Not only are divine love and human passion not incompatible; there is no truly Christian faith and experience that does not have passionate love at its center.
For the Christian, married eros itself must imitate Christ's divine eros which equates love and self-oblation; it must share Christ's highest and ultimate intentions, so that husbands and wives must love each other with a view to sanctity and their common union with God. It is this obedience and fidelity required by marriage that keeps eros from becoming a supreme deity, which in its blindness is what it would like to make itself; but then it would become a demon, destroying both itself and everything around it.
Even better perhaps it would be to say that, in both Christian marriage and consecrated celibacy, natural human eros is redeemed by being united with the divine eros, which both created the world to rejoice in its beauty and recreated it in Christ once it had fallen, in order again to embrace it. Can either of these events really be explained in purely rational terms?
Not only are divine love and human passion not incompatible; there is no truly Christian faith and experience that does not have passionate love at its center, love in the image of Christ's own. Christianity, therefore is not primarily a set of philosophical propositions appealing to the mind and looking there for assent, or a social project to realize an earthly utopia. All Christian truth (whether intellectual or social) ultimately derives from the Heart of God as a burning furnace of love; "I came to cast fire upon the earth' and would that it were already kindled!"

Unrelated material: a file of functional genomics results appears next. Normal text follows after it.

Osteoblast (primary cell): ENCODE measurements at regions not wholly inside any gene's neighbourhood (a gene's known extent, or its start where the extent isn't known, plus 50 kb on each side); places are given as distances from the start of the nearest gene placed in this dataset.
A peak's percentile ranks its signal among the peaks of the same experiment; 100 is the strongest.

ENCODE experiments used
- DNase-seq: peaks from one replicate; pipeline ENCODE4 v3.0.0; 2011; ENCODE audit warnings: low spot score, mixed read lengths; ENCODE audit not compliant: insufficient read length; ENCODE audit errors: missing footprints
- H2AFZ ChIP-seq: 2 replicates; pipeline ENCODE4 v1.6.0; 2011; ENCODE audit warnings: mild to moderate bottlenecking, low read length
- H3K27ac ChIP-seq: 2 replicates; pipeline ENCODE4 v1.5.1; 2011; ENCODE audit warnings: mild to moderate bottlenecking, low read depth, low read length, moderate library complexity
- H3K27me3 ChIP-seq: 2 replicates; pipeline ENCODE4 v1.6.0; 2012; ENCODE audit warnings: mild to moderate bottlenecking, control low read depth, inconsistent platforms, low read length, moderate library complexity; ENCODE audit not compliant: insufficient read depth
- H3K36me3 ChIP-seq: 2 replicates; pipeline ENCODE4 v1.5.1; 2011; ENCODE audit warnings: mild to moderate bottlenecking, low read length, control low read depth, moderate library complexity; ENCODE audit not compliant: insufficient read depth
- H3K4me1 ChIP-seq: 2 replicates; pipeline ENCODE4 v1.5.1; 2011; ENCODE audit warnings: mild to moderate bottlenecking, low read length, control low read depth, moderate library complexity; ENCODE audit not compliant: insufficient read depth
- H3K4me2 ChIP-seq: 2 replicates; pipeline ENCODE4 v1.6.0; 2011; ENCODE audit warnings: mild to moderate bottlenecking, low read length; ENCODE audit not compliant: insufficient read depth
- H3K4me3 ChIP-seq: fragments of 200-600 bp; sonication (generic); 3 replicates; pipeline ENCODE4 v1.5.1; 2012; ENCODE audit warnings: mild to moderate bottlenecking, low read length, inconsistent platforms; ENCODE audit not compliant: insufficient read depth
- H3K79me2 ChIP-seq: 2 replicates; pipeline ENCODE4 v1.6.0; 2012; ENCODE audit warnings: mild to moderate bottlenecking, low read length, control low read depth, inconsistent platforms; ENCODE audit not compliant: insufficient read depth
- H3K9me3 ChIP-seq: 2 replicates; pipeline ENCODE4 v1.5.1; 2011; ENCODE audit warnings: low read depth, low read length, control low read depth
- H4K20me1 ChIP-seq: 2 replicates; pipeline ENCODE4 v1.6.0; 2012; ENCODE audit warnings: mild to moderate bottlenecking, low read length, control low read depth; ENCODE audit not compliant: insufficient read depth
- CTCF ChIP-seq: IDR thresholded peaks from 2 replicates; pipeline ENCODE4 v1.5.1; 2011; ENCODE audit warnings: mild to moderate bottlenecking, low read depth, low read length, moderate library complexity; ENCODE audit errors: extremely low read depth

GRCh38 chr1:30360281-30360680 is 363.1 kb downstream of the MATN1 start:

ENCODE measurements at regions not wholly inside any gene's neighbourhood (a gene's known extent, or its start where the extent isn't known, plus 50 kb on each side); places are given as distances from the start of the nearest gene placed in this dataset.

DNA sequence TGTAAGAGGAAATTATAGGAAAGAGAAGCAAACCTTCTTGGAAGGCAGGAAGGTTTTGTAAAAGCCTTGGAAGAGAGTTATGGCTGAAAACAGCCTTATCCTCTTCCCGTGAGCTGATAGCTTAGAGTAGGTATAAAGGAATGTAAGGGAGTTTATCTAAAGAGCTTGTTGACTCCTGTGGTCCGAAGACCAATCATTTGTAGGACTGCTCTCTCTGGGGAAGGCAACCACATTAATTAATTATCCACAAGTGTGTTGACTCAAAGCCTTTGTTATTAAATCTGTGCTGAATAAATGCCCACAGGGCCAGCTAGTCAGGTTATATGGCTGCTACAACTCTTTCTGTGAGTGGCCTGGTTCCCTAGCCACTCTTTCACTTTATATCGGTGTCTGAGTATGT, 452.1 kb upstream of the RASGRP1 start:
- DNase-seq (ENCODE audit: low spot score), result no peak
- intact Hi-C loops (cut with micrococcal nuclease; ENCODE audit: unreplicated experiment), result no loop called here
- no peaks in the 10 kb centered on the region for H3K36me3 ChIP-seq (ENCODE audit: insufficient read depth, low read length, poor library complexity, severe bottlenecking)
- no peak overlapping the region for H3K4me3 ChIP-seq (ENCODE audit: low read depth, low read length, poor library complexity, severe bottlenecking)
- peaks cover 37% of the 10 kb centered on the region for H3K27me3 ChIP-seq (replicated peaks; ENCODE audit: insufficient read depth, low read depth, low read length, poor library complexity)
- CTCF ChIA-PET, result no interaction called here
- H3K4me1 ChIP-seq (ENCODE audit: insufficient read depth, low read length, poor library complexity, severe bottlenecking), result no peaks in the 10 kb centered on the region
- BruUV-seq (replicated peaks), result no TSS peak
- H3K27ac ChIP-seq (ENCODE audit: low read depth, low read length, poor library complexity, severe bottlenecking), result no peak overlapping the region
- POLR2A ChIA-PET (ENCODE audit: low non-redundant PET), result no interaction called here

Father Erasmo Leiva-Merikakis. "Christian Marriage" from Love's Sacred Order: Four Meditations (San Francisco: Ignatius Press, 2000).
Reprinted with permission of the publisher, Ignatius Press.
Painting: "Pearl of Great Price" is by Michael O'Brien.
Artist's reflection: A newly married couple unwraps the mystery of their sacrament. As they offer the mutual gift of self, layers of love are opened. The pearl of great price, the Kingdom of God, is within them, waiting to be opened. Visit Studio O'Brien here.
Erasmo Leiva-Merikakis received his Ph.D. in Comparative Literature and Theology from Emory University. His areas of interest include liturgy and liturgical texts, Georg Trakl's poetry, the Gospel of Matthew, French and German poetry of the late nineteenth and early twentieth centuries, Greek and Roman classics, and Dante. He is the author of Fire of Mercy: Heart of the Word, a two-volume commentary on the Gospel of Matthew, Love's Sacred Order: The Four Loves Revisited, and The Way of the Disciple. He has also translated numerous works for Ignatius Press.Copyright © 2000 Ignatius Press
back to top